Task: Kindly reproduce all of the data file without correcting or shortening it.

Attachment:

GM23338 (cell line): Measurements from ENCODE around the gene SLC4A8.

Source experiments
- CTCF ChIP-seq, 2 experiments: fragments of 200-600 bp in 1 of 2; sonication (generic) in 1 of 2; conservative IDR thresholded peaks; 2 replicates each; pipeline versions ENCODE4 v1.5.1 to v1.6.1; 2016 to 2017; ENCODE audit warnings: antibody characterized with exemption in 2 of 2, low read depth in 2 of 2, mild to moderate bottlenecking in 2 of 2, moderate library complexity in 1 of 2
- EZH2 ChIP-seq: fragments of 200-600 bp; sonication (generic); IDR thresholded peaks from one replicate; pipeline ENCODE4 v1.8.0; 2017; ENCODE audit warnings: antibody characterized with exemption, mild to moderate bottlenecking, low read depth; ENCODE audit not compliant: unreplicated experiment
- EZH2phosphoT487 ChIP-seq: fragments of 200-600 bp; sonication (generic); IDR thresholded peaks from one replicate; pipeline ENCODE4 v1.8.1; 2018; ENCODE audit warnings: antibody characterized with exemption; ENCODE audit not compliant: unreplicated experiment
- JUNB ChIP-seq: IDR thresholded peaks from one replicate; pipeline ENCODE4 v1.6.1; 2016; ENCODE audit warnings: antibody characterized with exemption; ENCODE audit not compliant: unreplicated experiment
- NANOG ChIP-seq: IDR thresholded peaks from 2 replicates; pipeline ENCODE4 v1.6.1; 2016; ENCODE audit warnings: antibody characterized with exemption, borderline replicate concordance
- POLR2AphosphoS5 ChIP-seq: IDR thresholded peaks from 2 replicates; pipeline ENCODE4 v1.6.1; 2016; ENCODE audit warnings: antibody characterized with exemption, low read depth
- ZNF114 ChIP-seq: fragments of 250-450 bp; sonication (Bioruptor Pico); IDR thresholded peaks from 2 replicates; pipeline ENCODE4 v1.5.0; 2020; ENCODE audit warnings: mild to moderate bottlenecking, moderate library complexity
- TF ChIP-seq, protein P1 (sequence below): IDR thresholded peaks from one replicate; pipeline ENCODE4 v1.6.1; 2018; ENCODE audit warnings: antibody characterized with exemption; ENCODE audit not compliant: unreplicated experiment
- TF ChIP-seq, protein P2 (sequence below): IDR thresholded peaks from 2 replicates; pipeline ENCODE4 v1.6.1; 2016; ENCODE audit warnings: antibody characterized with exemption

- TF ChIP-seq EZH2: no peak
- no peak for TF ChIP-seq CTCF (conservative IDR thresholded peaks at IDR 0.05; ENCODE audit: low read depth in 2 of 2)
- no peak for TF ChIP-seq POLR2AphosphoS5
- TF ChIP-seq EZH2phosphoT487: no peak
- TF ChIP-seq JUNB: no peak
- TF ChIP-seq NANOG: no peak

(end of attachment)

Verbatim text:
GM23338 (cell line): Measurements from ENCODE around the gene SLC4A8.

Source experiments
- CTCF ChIP-seq, 2 experiments: fragments of 200-600 bp in 1 of 2; sonication (generic) in 1 of 2; conservative IDR thresholded peaks; 2 replicates each; pipeline versions ENCODE4 v1.5.1 to v1.6.1; 2016 to 2017; ENCODE audit warnings: antibody characterized with exemption in 2 of 2, low read depth in 2 of 2, mild to moderate bottlenecking in 2 of 2, moderate library complexity in 1 of 2
- EZH2 ChIP-seq: fragments of 200-600 bp; sonication (generic); IDR thresholded peaks from one replicate; pipeline ENCODE4 v1.8.0; 2017; ENCODE audit warnings: antibody characterized with exemption, mild to moderate bottlenecking, low read depth; ENCODE audit not compliant: unreplicated experiment
- EZH2phosphoT487 ChIP-seq: fragments of 200-600 bp; sonication (generic); IDR thresholded peaks from one replicate; pipeline ENCODE4 v1.8.1; 2018; ENCODE audit warnings: antibody characterized with exemption; ENCODE audit not compliant: unreplicated experiment
- JUNB ChIP-seq: IDR thresholded peaks from one replicate; pipeline ENCODE4 v1.6.1; 2016; ENCODE audit warnings: antibody characterized with exemption; ENCODE audit not compliant: unreplicated experiment
- NANOG ChIP-seq: IDR thresholded peaks from 2 replicates; pipeline ENCODE4 v1.6.1; 2016; ENCODE audit warnings: antibody characterized with exemption, borderline replicate concordance
- POLR2AphosphoS5 ChIP-seq: IDR thresholded peaks from 2 replicates; pipeline ENCODE4 v1.6.1; 2016; ENCODE audit warnings: antibody characterized with exemption, low read depth
- ZNF114 ChIP-seq: fragments of 250-450 bp; sonication (Bioruptor Pico); IDR thresholded peaks from 2 replicates; pipeline ENCODE4 v1.5.0; 2020; ENCODE audit warnings: mild to moderate bottlenecking, moderate library complexity
- TF ChIP-seq, protein P1 (sequence below): IDR thresholded peaks from one replicate; pipeline ENCODE4 v1.6.1; 2018; ENCODE audit warnings: antibody characterized with exemption; ENCODE audit not compliant: unreplicated experiment
- TF ChIP-seq, protein P2 (sequence below): IDR thresholded peaks from 2 replicates; pipeline ENCODE4 v1.6.1; 2016; ENCODE audit warnings: antibody characterized with exemption

- TF ChIP-seq EZH2: no peak
- no peak for TF ChIP-seq CTCF (conservative IDR thresholded peaks at IDR 0.05; ENCODE audit: low read depth in 2 of 2)
- no peak for TF ChIP-seq POLR2AphosphoS5
- TF ChIP-seq EZH2phosphoT487: no peak
- TF ChIP-seq JUNB: no peak
- TF ChIP-seq NANOG: no peak